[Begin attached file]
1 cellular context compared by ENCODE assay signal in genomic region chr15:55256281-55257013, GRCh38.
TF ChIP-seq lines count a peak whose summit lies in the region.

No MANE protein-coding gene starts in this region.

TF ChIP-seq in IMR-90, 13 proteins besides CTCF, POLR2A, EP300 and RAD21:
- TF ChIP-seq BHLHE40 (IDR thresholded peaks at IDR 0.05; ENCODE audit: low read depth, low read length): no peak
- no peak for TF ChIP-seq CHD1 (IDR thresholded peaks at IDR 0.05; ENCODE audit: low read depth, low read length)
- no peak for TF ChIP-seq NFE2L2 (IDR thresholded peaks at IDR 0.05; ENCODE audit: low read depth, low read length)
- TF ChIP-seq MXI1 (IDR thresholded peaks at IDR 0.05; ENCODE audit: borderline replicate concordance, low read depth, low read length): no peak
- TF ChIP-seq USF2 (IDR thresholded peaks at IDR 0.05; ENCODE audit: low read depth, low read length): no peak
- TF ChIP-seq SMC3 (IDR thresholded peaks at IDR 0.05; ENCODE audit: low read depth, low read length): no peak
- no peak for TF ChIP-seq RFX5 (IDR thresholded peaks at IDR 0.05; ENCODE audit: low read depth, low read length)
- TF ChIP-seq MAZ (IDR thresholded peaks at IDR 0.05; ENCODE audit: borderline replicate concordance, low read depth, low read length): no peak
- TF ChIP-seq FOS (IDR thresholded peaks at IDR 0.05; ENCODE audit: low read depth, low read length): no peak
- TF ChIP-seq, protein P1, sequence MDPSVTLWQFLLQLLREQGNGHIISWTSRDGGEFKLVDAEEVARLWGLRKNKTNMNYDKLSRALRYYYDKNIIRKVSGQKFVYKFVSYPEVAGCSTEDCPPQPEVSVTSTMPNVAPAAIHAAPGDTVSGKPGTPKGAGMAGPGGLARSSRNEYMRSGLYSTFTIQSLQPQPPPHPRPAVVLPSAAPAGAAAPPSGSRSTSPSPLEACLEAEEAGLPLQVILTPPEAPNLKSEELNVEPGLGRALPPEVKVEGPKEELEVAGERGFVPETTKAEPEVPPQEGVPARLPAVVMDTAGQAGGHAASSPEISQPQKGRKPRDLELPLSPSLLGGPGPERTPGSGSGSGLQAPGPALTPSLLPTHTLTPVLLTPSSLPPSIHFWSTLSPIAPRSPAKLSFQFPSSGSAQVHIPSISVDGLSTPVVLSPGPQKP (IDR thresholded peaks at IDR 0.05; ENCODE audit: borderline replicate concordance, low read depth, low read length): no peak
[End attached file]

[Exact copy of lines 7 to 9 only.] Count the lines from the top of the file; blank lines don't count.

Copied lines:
- no peak for TF ChIP-seq NFE2L2 (IDR thresholded peaks at IDR 0.05; ENCODE audit: low read depth, low read length)
- TF ChIP-seq MXI1 (IDR thresholded peaks at IDR 0.05; ENCODE audit: borderline replicate concordance, low read depth, low read length): no peak
- TF ChIP-seq USF2 (IDR thresholded peaks at IDR 0.05; ENCODE audit: low read depth, low read length): no peak